Now, if I can find the Swamp Thing/ Superman issue of DC Comics Presents, I'll have found all the issues of that series I sort of considered "must-have's". That doesn't mean I'm done with DC Comics Presents, but it'll be less of a "must seek out" sort of collecting.

Now, I COULD just buy comics online. That would be easy. Its just not much fun. I much, much prefer to pursue the "hunt and seek" model. It makes the discovery part of the fun, and makes ownership of said item have value beyond collector pricing or even the content of the story. When you dive into a bin and come up with a comic you weren't even aware existed, that's a pretty good find. And much, much different from Googling "Jimmy Olsen #54" or whatever and using your PayPal account.

Targeted Advertising

Amazon is aware of literally hundreds of purchases I've made from their store. They are aware of hundreds of my ratings on different items which I own, hae read, watched, or listened to.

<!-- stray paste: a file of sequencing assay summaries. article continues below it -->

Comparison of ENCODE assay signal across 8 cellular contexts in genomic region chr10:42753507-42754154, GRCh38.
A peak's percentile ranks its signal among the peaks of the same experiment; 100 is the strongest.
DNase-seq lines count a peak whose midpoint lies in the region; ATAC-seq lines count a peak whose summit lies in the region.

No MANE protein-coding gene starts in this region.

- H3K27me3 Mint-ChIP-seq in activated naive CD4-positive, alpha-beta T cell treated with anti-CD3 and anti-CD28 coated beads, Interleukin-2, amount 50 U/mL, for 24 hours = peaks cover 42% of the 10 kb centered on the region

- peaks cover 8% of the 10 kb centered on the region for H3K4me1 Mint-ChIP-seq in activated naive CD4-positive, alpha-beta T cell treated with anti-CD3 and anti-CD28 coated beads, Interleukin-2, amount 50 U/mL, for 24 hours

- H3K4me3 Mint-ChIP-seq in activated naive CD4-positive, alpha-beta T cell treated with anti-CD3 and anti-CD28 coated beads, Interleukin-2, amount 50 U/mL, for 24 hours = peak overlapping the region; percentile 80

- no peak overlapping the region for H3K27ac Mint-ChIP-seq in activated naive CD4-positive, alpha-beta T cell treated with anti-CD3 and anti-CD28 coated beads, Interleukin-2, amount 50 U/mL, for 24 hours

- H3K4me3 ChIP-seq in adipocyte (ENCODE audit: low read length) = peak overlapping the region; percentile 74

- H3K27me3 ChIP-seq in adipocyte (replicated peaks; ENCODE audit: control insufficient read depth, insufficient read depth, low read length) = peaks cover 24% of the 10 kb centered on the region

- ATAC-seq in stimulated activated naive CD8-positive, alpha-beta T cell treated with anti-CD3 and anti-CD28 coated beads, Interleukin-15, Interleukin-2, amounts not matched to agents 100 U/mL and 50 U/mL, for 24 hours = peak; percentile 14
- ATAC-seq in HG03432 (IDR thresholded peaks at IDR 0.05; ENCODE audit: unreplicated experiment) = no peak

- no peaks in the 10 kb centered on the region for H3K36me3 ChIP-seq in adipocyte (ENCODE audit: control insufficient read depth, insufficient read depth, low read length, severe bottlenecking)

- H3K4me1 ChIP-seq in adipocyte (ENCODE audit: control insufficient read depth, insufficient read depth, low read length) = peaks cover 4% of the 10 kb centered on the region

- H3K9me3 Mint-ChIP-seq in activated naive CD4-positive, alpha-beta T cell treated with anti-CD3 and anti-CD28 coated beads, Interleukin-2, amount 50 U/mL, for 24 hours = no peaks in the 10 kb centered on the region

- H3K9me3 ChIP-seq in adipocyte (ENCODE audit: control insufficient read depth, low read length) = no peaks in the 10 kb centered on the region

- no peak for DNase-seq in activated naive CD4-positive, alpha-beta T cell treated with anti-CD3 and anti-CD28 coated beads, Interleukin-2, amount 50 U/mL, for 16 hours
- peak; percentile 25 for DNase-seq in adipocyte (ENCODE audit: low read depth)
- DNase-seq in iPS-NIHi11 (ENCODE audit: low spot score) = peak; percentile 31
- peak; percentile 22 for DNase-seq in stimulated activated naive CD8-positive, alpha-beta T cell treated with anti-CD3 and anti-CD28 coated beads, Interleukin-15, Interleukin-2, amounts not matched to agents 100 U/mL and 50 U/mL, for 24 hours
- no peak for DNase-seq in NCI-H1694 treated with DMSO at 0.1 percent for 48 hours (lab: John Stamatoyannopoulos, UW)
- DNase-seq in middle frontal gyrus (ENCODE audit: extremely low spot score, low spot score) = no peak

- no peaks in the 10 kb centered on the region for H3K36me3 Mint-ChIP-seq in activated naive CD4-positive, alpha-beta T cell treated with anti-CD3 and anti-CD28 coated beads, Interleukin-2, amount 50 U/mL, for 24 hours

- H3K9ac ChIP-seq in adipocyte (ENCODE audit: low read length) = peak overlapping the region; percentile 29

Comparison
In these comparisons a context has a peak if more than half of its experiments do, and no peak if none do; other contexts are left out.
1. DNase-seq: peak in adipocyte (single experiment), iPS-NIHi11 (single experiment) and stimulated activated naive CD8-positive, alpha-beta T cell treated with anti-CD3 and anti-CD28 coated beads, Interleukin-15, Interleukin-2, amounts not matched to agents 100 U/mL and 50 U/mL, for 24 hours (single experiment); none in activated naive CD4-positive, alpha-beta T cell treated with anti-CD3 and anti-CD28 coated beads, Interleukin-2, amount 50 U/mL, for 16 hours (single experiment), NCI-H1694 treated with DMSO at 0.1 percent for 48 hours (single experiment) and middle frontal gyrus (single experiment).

And yet...

It's like dating someone for years, and then for Christmas they get you a NASCAR jacket.

Wednesday, September 02, 2009

Austin Books Sale

I thought I'd mention this for Austin-area Leaguers:

Austin Books is having its annual Labor Day blow-out.

This sale is actually a pretty big deal. The good folks at AB will have all kinds of graphic novels, comics, etc... on deep discount.

As a Superman and Jimmy Olsen back-issue collector, I'm hoping that I can find some stuff on discount in their Showcase comics selection. Last year I actually found a couple of great items, so with any luck...

I also occasionally pick up Flash comics, DC Comics Presents, and a few other things if they catch my eye. So, yeah! It's Nerd Christmas.